Jahoda Psychology of Superstition – Final thoughts

Posted on August 1, 2007


I have thoroughly enjoyed Jahoda’s book and have definitely found it very valuable. It manages to cast light on the broader discussion even while it develops Jahoda’s own ideas. Interestingly, even though it was written fourty years ago, much of what it says remains relevant (with the possible exception of the sections on Freud and Jung). The one thing that I really did find missing from his book is a more appreciation of the evolutionary background for superstition, although his outlook is very much in line with that background. I expect to be going back to the book numerous times for further insights. I think Jahoda and I are in general agreement about superstition. I particularly like the way he closes his book:

The burden of the thesis developed here is that superstition, far from being old and abnormal as it is often thought to be, is in fact intimately bound up with our fundamental modes of thinking, feeling and generally responding to our environment. The current ‘enlightened’ attitude to superstition which purports to discern its imminent demise, aided by education, has its roots in the intellectualist optimism of the nineteenth century.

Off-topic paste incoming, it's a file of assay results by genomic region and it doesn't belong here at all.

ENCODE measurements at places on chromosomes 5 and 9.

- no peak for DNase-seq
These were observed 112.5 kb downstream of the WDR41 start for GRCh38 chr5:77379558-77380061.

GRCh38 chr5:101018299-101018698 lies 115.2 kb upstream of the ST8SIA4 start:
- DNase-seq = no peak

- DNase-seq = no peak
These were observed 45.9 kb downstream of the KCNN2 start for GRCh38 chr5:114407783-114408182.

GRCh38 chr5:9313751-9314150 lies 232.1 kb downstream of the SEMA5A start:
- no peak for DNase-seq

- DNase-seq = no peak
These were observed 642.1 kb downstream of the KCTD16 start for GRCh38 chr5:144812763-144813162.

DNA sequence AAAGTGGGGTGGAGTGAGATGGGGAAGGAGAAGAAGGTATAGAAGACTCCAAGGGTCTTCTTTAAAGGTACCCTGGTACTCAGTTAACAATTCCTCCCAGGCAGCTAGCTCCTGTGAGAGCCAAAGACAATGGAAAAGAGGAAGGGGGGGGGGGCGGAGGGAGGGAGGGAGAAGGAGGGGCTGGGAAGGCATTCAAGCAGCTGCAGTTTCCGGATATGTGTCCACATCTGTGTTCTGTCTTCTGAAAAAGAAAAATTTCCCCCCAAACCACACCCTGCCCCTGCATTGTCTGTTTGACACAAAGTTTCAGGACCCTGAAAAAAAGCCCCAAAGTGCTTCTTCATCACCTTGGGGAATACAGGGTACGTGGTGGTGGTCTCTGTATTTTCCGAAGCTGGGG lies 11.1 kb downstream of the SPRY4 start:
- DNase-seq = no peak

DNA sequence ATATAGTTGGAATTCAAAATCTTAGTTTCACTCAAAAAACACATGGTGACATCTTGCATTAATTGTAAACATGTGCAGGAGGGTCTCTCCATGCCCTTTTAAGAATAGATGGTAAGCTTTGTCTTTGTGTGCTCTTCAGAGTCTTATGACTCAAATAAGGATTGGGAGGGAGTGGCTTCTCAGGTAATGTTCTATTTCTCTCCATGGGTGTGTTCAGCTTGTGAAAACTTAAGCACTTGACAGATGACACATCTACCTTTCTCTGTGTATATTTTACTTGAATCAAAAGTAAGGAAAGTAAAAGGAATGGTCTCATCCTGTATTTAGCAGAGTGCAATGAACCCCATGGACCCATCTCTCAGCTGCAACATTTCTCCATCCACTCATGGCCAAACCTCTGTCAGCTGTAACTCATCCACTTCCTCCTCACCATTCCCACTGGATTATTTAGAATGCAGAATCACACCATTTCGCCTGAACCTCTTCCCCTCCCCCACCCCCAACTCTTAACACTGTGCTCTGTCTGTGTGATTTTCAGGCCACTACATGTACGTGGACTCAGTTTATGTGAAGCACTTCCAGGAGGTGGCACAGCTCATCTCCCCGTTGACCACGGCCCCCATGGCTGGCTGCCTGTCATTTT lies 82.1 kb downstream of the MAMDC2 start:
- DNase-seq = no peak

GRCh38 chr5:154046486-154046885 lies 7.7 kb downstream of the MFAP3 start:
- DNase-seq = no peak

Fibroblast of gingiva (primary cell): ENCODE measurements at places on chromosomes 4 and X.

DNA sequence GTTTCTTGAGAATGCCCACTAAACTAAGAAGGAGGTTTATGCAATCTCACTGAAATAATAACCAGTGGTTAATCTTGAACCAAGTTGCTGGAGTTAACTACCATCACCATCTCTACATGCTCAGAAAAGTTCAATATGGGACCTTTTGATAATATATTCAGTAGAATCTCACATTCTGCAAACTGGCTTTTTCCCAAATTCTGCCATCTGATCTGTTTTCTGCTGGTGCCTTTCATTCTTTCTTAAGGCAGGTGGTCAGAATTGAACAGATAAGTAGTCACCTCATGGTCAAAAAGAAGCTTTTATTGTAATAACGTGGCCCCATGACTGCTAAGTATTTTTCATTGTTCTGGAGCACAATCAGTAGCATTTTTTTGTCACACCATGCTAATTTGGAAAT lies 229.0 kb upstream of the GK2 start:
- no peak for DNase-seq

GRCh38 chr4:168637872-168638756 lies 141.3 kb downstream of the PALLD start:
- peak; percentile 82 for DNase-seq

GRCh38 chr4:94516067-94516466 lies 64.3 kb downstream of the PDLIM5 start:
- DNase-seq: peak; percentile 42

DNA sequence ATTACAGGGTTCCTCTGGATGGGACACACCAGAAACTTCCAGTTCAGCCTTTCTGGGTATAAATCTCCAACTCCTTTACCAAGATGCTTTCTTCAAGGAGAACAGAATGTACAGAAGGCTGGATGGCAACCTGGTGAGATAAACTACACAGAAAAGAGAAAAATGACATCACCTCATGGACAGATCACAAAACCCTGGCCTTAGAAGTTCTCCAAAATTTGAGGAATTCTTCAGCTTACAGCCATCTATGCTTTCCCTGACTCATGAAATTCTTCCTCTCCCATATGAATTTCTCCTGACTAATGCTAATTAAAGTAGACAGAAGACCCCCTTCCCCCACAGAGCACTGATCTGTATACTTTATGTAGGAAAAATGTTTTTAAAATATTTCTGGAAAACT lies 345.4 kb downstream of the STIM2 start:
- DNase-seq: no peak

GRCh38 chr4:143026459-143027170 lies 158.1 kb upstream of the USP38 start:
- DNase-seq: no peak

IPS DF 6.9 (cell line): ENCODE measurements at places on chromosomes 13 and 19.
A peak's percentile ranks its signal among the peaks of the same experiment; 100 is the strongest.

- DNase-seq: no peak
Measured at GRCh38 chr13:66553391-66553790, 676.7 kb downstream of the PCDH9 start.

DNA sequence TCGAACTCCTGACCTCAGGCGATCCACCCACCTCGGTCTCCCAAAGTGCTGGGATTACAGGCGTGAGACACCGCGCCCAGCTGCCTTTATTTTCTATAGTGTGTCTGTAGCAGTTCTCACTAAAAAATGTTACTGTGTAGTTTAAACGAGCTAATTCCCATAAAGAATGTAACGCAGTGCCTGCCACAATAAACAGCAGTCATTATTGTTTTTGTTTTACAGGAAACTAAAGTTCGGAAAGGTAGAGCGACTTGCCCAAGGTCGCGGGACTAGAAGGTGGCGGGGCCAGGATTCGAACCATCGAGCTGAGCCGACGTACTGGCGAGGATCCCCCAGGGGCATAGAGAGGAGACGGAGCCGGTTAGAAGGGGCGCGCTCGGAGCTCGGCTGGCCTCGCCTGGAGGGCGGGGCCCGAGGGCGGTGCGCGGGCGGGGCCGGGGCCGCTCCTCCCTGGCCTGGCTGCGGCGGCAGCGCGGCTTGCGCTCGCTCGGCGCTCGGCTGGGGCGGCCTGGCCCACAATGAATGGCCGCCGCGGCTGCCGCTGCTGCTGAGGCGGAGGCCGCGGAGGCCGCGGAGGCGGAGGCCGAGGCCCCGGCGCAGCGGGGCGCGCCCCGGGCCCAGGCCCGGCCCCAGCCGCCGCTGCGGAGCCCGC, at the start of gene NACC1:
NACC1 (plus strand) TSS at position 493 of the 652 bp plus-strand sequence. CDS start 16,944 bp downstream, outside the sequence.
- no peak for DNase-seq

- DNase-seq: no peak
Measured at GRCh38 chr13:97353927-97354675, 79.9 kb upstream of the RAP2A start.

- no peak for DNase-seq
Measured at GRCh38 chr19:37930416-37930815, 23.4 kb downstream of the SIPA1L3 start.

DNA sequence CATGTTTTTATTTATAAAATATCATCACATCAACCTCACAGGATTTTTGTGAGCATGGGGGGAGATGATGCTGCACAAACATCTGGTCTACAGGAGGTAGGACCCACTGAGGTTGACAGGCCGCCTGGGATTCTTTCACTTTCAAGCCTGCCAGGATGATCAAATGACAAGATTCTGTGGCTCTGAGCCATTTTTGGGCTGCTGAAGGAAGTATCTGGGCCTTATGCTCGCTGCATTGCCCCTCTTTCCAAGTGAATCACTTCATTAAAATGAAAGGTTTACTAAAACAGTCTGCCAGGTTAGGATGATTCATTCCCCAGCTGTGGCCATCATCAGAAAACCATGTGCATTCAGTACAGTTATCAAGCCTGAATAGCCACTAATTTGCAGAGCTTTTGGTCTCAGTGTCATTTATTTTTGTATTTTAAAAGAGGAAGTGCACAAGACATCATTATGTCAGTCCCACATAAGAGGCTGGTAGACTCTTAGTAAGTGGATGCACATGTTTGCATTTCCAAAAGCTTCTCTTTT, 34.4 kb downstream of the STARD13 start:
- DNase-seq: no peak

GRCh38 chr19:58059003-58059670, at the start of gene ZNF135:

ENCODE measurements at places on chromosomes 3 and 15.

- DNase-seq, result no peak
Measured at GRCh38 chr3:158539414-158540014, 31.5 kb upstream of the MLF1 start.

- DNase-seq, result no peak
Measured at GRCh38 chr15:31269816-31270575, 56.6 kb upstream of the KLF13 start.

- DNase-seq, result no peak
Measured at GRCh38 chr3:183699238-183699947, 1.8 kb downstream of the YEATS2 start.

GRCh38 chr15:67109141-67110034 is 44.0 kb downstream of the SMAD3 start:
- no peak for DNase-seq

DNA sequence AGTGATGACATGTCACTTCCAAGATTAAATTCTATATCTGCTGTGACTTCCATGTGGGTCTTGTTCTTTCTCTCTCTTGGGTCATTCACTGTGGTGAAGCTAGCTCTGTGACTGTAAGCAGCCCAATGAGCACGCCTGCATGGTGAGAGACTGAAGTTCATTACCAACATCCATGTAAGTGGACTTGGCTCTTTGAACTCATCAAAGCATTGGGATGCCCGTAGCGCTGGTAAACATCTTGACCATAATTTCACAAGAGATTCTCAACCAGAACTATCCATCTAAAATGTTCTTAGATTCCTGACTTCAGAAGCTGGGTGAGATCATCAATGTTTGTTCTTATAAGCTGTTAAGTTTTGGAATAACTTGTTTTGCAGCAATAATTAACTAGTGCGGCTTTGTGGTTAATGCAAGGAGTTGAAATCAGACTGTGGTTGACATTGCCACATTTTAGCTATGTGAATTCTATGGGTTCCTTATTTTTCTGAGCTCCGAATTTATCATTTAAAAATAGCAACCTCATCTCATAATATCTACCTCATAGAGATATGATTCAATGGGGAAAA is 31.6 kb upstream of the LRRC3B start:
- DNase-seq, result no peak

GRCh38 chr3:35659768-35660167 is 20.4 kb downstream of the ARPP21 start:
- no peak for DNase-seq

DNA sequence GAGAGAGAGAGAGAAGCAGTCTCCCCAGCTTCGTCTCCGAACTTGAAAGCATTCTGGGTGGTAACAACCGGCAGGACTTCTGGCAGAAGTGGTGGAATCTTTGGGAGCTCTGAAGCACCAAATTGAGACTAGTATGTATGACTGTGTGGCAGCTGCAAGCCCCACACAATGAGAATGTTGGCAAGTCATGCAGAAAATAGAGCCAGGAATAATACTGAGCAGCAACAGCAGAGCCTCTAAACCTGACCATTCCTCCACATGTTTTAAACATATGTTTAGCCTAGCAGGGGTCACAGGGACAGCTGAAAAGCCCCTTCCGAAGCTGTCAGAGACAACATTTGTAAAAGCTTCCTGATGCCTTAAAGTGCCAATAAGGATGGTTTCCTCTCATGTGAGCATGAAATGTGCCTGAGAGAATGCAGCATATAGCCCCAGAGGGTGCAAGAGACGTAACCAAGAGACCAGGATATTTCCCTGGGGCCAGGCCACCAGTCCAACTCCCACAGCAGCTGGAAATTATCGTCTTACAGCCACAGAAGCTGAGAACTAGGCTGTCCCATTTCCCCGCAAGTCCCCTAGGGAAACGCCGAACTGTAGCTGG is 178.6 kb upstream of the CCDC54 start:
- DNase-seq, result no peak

[The failure of the overly optimistic view] does not imply that we must resing ourselves to passivity. Just as doctors are not dettered from the fight against disease by the knowledge that there can be no ultimate victory, so educators need not be discouraged from the efforts to wean men away from harmful or even useless superstitions. But as David Hume said long ago, the propensity can never be eradicated because, paradoxically, it is an integral part of the adaptive mechanisms without which humanity would not be able to survive.

The thing being to spell out in which way this propensity is integral to these mechanisms.